Which Joe gave his name to ‘sloppy joes’? We look at five interesting sandwiches and their lexical origins.
A computer-based text or virtual reality game that several players play at the same time, interacting with each other as well as with characters controlled by the computer.
1980s: from multiuser dungeon or multiuser dimension.
1Soft, sticky matter resulting from the mixing of earth and water.
mire, sludge, slush, ooze, silt, clay, gumbo, dirt, soilclartslobView synonyms
- ‘The horse crashes through the fence and throws you into the deep wet mud.’
- ‘(Low tide exposes the soft mud of the salt marsh.’
- ‘Frozen mud is caked on their boots and trousers, evidence of their late night rides.’
- ‘William looked down at the pond's floor and saw sticky mud everywhere.’
- ‘With so much traffic on the track, it quickly turned to sticky, thick mud.’
- ‘First of all, allow me to wipe the mud off your boots - thank you.’
- ‘But for the buffalo, the year-round, knee-deep mud is simply glorious.’
- ‘Her formerly blue jeans now looked black with all the dried mud and dirt.’
- ‘The city is located on an island in the inland Niger delta, and is surrounded by mud brick walls.’
- ‘Her feet slid wildly across the slick mud covering the wall as she tried to find footholds.’
- ‘She doggedly regained her footing and ran on, brown, dirty mud splattered in her long midnight blue hair.’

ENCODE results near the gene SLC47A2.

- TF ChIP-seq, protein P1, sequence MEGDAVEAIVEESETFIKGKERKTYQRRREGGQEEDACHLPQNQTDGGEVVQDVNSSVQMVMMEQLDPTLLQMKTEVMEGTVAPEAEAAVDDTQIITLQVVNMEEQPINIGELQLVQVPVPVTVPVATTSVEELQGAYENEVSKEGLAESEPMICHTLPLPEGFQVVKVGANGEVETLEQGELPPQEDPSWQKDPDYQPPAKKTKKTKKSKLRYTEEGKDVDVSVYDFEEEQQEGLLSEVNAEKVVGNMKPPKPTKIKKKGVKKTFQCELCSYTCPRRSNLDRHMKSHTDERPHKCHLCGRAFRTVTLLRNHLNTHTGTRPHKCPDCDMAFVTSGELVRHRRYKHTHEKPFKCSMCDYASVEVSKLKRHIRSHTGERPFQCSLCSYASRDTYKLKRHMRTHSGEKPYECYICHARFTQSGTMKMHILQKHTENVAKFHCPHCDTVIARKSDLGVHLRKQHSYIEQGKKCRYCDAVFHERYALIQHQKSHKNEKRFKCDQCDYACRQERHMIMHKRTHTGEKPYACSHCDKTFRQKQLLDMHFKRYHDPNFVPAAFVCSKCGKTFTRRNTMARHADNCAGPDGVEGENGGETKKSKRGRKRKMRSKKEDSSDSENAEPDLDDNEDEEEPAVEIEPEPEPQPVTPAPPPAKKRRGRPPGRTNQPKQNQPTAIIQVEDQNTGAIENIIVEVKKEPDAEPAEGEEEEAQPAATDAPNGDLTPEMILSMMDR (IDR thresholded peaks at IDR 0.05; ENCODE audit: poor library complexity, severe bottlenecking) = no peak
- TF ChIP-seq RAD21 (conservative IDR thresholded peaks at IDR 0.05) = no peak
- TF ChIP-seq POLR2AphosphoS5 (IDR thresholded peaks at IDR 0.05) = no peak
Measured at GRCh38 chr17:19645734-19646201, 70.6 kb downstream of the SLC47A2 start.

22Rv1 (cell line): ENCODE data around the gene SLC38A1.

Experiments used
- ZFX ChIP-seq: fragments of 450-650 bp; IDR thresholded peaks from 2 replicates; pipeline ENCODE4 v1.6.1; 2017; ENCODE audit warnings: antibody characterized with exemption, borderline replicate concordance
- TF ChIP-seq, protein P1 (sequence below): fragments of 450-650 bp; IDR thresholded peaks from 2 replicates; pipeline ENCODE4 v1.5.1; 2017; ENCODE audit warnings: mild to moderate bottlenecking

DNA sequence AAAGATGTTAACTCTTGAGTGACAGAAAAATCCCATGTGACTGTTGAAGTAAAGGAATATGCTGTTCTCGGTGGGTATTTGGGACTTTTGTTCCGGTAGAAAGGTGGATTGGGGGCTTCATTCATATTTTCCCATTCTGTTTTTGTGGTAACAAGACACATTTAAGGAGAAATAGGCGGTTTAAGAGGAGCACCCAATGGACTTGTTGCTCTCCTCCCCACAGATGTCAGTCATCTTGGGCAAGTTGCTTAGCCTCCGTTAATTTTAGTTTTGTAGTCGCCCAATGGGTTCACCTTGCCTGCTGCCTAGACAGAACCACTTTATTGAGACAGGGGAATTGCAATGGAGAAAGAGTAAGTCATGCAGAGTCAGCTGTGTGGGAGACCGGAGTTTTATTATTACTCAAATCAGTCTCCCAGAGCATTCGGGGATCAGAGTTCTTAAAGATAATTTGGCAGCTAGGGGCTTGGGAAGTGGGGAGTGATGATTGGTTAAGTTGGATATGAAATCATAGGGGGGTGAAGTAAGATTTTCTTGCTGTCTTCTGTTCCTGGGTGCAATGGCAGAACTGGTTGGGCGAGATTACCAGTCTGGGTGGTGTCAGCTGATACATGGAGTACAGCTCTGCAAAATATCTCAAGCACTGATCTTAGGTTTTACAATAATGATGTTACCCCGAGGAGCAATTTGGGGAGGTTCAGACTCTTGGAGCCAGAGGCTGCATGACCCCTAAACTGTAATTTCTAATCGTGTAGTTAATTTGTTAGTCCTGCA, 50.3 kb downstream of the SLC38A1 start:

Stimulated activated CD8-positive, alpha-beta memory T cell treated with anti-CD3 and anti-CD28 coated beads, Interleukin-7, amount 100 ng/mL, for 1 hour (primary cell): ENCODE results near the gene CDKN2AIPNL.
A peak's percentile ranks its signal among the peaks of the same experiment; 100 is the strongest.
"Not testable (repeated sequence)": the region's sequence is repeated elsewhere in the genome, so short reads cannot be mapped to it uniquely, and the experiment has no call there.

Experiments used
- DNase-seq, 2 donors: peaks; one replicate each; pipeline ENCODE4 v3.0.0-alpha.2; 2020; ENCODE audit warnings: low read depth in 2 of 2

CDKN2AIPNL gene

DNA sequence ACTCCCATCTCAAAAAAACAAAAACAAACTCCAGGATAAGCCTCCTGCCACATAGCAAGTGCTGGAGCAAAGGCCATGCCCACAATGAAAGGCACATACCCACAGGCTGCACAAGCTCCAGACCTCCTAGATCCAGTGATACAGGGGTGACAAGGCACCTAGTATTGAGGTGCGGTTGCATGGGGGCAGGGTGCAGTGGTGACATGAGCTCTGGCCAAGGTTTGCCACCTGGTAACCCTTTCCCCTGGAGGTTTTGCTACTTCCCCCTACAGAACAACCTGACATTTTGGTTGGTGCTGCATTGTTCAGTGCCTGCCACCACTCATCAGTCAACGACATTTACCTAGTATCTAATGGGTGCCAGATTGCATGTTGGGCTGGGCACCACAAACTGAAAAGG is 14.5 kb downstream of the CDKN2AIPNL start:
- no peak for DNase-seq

- ‘Clumps of dried mud caked his legs to above the knee.’
- ‘The thick, gooey mud stuck to everything and sapped the spirit.’
- ‘Looking around, he seemed to be in a mud brick hut.’
- ‘How do I clean mud off silk shoes?’
- ‘I left the battlefield with ancient mud caked to the bottom of my shoes.’
- ‘It is sadly the case that deep ruts filled with mud and water make such journeys very hazardous.’
- ‘As I pulled my boat through knee-deep mud, a hard rain began to fall.’
- ‘The weather has turned foul and the boys are tramping through knee-deep mud.’
- ‘He had brushed the mud off his boots.’
2Information or allegations regarded as damaging, typically concerned with corruption.‘they are trying to sling mud at me to cover up their defeat’
- ‘Far easier to sling mud from a distance as some seem content to do.’
- ‘People are a lot keener to throw mud when they can do it anonymously.’
- ‘"She wanted to get back at the Japanese companies who had slung mud on her face.’
- ‘You throw enough mud it sticks and that's the name of the game.’
- ‘There are too many critics who revel in slinging mud and inflicting verbal pain.’
Late Middle English: probably from Middle Low German mudde.
We take a look at several popular, though confusing, punctuation marks.
From Afghanistan to Zimbabwe, discover surprising and intriguing language facts from around the globe.
The definitions of ‘buddy’ and ‘bro’ in the OED have recently been revised. We explore their history and increase in popularity.